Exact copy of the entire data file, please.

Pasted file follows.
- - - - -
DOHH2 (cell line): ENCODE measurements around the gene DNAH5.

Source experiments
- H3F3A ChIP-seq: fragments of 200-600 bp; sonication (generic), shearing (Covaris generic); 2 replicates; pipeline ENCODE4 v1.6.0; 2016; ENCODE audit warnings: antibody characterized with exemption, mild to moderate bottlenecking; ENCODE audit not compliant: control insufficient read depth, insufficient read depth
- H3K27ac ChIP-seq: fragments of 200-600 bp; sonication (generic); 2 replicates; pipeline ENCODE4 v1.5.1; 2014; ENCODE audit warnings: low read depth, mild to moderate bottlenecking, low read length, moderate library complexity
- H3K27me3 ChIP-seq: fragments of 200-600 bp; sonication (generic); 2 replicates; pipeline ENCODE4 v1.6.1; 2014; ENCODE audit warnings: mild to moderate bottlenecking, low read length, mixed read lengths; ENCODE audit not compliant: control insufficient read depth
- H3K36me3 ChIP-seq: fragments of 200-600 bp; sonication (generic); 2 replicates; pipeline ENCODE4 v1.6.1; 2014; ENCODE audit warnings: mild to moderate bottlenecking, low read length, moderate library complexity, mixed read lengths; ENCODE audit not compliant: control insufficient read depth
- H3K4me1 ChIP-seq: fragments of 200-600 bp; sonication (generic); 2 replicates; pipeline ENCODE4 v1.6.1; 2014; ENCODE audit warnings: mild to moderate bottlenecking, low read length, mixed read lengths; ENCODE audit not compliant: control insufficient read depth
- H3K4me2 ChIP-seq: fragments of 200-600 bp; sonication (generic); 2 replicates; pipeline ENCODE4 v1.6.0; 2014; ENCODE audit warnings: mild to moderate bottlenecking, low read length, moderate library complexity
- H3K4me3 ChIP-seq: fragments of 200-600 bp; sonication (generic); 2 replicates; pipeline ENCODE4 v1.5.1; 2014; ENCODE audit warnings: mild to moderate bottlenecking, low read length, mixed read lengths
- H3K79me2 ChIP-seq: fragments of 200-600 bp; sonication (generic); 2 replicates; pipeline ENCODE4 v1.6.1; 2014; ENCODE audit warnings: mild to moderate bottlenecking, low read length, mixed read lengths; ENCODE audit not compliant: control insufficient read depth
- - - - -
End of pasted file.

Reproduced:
DOHH2 (cell line): ENCODE measurements around the gene DNAH5.

Source experiments
- H3F3A ChIP-seq: fragments of 200-600 bp; sonication (generic), shearing (Covaris generic); 2 replicates; pipeline ENCODE4 v1.6.0; 2016; ENCODE audit warnings: antibody characterized with exemption, mild to moderate bottlenecking; ENCODE audit not compliant: control insufficient read depth, insufficient read depth
- H3K27ac ChIP-seq: fragments of 200-600 bp; sonication (generic); 2 replicates; pipeline ENCODE4 v1.5.1; 2014; ENCODE audit warnings: low read depth, mild to moderate bottlenecking, low read length, moderate library complexity
- H3K27me3 ChIP-seq: fragments of 200-600 bp; sonication (generic); 2 replicates; pipeline ENCODE4 v1.6.1; 2014; ENCODE audit warnings: mild to moderate bottlenecking, low read length, mixed read lengths; ENCODE audit not compliant: control insufficient read depth
- H3K36me3 ChIP-seq: fragments of 200-600 bp; sonication (generic); 2 replicates; pipeline ENCODE4 v1.6.1; 2014; ENCODE audit warnings: mild to moderate bottlenecking, low read length, moderate library complexity, mixed read lengths; ENCODE audit not compliant: control insufficient read depth
- H3K4me1 ChIP-seq: fragments of 200-600 bp; sonication (generic); 2 replicates; pipeline ENCODE4 v1.6.1; 2014; ENCODE audit warnings: mild to moderate bottlenecking, low read length, mixed read lengths; ENCODE audit not compliant: control insufficient read depth
- H3K4me2 ChIP-seq: fragments of 200-600 bp; sonication (generic); 2 replicates; pipeline ENCODE4 v1.6.0; 2014; ENCODE audit warnings: mild to moderate bottlenecking, low read length, moderate library complexity
- H3K4me3 ChIP-seq: fragments of 200-600 bp; sonication (generic); 2 replicates; pipeline ENCODE4 v1.5.1; 2014; ENCODE audit warnings: mild to moderate bottlenecking, low read length, mixed read lengths
- H3K79me2 ChIP-seq: fragments of 200-600 bp; sonication (generic); 2 replicates; pipeline ENCODE4 v1.6.1; 2014; ENCODE audit warnings: mild to moderate bottlenecking, low read length, mixed read lengths; ENCODE audit not compliant: control insufficient read depth